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Inside Job or Deep Impact? Using Extramural Citations to Assess Economic Scholarship

Author

Listed:
  • Joshua Angrist
  • Pierre Azoulay
  • Glenn Ellison
  • Ryan Hill
  • Susan Feng Lu

Abstract

Does academic economic research produce material of scientific value, or are academic economists writing only for clients and peers? Is economics scholarship uniquely insular? We address these questions by quantifying interactions between economics and other disciplines. Changes in the impact of economic scholarship are measured here by the way other disciplines cite us. We document a clear rise in the extramural influence of economic research, while also showing that economics is increasingly likely to reference other social sciences. A breakdown of extramural citations by economics fields shows broad field impact. Differentiating between theoretical and empirical papers classified using machine learning, we see that much of the rise in economics’ extramural influence reflects growth in citations to empirical work. This parallels a growing share of empirical cites within economics. At the same time, the disciplines of computer science and operations research are mostly influenced by economic theory.

Suggested Citation

  • Joshua Angrist & Pierre Azoulay & Glenn Ellison & Ryan Hill & Susan Feng Lu, 2017. "Inside Job or Deep Impact? Using Extramural Citations to Assess Economic Scholarship," NBER Working Papers 23698, National Bureau of Economic Research, Inc.
  • Handle: RePEc:nbr:nberwo:23698
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    References listed on IDEAS

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    1. Joshua D. Angrist & Jörn-Steffen Pischke, 2010. "The Credibility Revolution in Empirical Economics: How Better Research Design Is Taking the Con out of Econometrics," Journal of Economic Perspectives, American Economic Association, vol. 24(2), pages 3-30, Spring.
    2. Matthew T. Panhans & John D. Singleton, 2015. "The Empirical Economist's Toolkit: From Models to Methods," Center for the History of Political Economy Working Paper Series 2015-3, Center for the History of Political Economy.
    3. Hall, Robert E, 1978. "Stochastic Implications of the Life Cycle-Permanent Income Hypothesis: Theory and Evidence," Journal of Political Economy, University of Chicago Press, vol. 86(6), pages 971-987, December.
    4. Roger E. Backhouse & Beatrice Cherrier, 2014. "Becoming Applied: The Transformation of Economics after 1970," Center for the History of Political Economy Working Paper Series 2014-15, Center for the History of Political Economy.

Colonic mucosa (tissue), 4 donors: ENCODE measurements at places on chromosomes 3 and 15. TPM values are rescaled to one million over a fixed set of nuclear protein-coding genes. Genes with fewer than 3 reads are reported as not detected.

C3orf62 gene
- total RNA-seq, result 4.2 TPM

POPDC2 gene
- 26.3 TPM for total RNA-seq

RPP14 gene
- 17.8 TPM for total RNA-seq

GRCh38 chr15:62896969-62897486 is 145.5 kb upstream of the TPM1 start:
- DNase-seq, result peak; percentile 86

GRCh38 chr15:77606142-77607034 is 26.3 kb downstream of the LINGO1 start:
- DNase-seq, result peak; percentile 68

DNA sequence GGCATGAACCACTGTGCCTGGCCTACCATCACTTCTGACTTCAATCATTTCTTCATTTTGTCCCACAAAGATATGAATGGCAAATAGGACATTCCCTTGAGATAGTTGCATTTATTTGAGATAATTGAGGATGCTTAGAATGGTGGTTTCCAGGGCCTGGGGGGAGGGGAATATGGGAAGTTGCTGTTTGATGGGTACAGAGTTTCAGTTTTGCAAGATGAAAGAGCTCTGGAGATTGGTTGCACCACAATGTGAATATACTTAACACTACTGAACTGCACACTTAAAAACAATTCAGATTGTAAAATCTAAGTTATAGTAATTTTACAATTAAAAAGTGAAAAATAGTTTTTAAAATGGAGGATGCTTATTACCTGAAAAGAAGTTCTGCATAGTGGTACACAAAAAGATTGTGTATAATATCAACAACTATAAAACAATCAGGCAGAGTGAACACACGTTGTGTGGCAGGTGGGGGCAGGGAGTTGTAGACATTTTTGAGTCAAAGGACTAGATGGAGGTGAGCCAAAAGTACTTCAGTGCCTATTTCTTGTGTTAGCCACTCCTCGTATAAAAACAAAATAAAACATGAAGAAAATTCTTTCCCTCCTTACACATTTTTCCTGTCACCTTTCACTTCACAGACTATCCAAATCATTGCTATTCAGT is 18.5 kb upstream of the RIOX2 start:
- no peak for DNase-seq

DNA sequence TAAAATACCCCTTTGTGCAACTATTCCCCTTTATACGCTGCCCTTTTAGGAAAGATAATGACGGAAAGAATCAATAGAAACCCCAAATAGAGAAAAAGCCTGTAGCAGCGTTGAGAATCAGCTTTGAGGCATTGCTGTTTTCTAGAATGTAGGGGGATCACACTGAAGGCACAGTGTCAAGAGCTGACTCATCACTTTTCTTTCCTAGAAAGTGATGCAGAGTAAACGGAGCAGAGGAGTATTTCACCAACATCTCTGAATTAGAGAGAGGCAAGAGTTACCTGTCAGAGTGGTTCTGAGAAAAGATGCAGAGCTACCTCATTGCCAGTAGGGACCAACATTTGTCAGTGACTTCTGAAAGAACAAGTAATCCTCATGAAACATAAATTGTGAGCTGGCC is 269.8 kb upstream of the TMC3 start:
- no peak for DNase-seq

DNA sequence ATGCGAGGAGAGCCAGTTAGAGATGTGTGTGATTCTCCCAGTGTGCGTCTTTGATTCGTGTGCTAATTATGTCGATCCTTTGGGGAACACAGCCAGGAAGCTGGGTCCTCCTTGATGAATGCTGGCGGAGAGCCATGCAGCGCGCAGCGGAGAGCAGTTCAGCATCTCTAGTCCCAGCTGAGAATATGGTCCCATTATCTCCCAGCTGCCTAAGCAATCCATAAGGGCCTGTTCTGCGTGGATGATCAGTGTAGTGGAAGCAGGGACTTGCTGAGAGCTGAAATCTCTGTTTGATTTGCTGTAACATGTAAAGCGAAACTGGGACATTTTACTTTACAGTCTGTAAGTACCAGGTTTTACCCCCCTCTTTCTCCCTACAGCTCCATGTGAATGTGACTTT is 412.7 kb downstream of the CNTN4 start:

5. Lawrence J. Christiano & Martin Eichenbaum & Charles L. Evans, 2005. "Nominal Rigidities and the Dynamic Effects of a Shock to Monetary Policy," Journal of Political Economy, University of Chicago Press, vol. 113(1), pages 1-45, February.
    6. Daniel S. Hamermesh, 2013. "Six Decades of Top Economics Publishing: Who and How?," Journal of Economic Literature, American Economic Association, vol. 51(1), pages 162-172, March.
    7. Robert E. Hall & Charles I. Jones, 1999. "Why do Some Countries Produce So Much More Output Per Worker than Others?," The Quarterly Journal of Economics, Oxford University Press, vol. 114(1), pages 83-116.
    8. Kahneman, Daniel & Tversky, Amos, 1979. "Prospect Theory: An Analysis of Decision under Risk," Econometrica, Econometric Society, vol. 47(2), pages 263-291, March.
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    10. Heckman, James, 2013. "Sample selection bias as a specification error," Applied Econometrics, Publishing House "SINERGIA PRESS", vol. 31(3), pages 129-137.
    11. Michael A. Kelly & Stephen Bruestle, 2011. "Trend Of Subjects Published In Economics Journals 1969–2007," Economic Inquiry, Western Economic Association International, vol. 49(3), pages 658-673, July.
    12. Berry, Steven & Levinsohn, James & Pakes, Ariel, 1995. "Automobile Prices in Market Equilibrium," Econometrica, Econometric Society, vol. 63(4), pages 841-890, July.
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    Cited by:

    1. John Gibson, 2018. "The Micro-Geography of Academic Research:How Distinctive is Economics?," Working Papers in Economics 18/03, University of Waikato.
    2. Battistin, Erich & Ovidi, Marco, 2017. "Rising Stars," IZA Discussion Papers 11198, Institute for the Study of Labor (IZA).

    More about this item

    JEL classification:

    • A11 - General Economics and Teaching - - General Economics - - - Role of Economics; Role of Economists
    • A12 - General Economics and Teaching - - General Economics - - - Relation of Economics to Other Disciplines
    • A13 - General Economics and Teaching - - General Economics - - - Relation of Economics to Social Values
    • A14 - General Economics and Teaching - - General Economics - - - Sociology of Economics
    • B41 - Schools of Economic Thought and Methodology - - Economic Methodology - - - Economic Methodology
    • C18 - Mathematical and Quantitative Methods - - Econometric and Statistical Methods and Methodology: General - - - Methodolical Issues: General

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